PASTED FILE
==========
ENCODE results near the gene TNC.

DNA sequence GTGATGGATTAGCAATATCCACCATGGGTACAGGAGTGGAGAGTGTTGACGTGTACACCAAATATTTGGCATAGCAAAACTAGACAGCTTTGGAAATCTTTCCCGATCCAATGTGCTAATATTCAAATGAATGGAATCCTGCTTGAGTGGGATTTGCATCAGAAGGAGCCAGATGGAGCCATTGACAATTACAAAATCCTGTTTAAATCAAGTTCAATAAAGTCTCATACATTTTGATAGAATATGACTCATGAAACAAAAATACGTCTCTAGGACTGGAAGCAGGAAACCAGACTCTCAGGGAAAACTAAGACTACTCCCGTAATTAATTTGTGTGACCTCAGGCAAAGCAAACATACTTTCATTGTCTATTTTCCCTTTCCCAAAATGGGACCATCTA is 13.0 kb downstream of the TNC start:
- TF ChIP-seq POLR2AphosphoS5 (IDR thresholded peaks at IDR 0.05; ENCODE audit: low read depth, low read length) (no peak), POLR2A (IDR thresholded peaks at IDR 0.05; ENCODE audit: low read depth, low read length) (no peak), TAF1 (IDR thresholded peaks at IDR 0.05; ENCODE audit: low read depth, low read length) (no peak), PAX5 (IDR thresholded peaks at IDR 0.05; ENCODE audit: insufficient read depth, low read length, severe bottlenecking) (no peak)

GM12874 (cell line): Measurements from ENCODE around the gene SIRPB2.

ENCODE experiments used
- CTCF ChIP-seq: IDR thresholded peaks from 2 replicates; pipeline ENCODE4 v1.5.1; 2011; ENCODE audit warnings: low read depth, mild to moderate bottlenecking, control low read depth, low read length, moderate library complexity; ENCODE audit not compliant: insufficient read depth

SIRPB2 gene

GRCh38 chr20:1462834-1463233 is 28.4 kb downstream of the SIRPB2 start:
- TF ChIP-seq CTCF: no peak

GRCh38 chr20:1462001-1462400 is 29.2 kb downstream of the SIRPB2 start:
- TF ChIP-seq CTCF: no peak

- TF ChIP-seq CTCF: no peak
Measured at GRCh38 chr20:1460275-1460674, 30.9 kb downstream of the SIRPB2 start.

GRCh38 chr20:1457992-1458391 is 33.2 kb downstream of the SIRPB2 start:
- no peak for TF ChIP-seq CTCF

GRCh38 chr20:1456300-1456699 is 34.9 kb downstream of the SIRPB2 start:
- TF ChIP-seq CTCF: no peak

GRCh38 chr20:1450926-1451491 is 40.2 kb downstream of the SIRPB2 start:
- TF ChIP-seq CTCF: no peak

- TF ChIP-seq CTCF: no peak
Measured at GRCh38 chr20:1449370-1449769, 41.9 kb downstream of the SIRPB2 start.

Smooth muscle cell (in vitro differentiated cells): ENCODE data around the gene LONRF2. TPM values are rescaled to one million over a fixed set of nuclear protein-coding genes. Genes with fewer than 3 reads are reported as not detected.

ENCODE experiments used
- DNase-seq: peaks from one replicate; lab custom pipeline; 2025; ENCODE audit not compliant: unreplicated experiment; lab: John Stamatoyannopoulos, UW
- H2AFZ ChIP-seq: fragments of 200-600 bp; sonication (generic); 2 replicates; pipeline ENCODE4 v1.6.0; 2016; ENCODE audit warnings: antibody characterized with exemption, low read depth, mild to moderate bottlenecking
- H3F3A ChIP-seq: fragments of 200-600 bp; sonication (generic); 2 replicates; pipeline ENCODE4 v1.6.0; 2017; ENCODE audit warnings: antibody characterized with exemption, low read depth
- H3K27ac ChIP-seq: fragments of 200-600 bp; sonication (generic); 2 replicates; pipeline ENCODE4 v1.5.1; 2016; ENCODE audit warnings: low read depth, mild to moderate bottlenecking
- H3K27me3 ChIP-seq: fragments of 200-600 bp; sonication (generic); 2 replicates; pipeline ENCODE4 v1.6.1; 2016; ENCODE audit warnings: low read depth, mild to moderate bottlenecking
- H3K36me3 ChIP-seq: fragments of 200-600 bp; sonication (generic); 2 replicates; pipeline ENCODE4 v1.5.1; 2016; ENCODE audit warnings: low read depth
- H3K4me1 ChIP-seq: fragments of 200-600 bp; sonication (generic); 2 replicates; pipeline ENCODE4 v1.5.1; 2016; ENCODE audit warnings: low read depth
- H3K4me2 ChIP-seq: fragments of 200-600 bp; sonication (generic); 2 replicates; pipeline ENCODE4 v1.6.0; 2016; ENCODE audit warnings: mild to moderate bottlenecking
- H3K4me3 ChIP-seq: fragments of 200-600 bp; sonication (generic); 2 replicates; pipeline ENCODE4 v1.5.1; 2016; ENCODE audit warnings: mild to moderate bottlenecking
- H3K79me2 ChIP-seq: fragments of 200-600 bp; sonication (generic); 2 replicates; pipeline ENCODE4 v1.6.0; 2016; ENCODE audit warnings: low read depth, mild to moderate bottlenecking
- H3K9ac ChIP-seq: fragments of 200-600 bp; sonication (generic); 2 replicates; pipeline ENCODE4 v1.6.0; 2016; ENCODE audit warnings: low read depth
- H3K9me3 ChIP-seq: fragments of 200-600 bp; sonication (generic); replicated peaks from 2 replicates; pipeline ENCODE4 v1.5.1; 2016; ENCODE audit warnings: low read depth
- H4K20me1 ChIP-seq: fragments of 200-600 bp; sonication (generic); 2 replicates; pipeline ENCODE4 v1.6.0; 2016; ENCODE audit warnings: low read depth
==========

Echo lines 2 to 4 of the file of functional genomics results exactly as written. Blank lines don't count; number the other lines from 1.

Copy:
DNA sequence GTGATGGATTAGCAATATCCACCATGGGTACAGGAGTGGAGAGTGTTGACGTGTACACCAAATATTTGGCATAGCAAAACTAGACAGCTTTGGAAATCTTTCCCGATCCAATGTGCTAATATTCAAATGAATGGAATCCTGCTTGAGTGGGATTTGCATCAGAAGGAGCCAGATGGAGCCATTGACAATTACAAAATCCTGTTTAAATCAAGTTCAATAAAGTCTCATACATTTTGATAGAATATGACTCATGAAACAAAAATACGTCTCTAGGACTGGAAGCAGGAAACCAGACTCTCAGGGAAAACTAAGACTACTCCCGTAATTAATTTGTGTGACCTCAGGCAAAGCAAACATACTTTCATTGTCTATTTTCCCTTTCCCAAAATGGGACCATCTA is 13.0 kb downstream of the TNC start:
- TF ChIP-seq POLR2AphosphoS5 (IDR thresholded peaks at IDR 0.05; ENCODE audit: low read depth, low read length) (no peak), POLR2A (IDR thresholded peaks at IDR 0.05; ENCODE audit: low read depth, low read length) (no peak), TAF1 (IDR thresholded peaks at IDR 0.05; ENCODE audit: low read depth, low read length) (no peak), PAX5 (IDR thresholded peaks at IDR 0.05; ENCODE audit: insufficient read depth, low read length, severe bottlenecking) (no peak)

GM12874 (cell line): Measurements from ENCODE around the gene SIRPB2.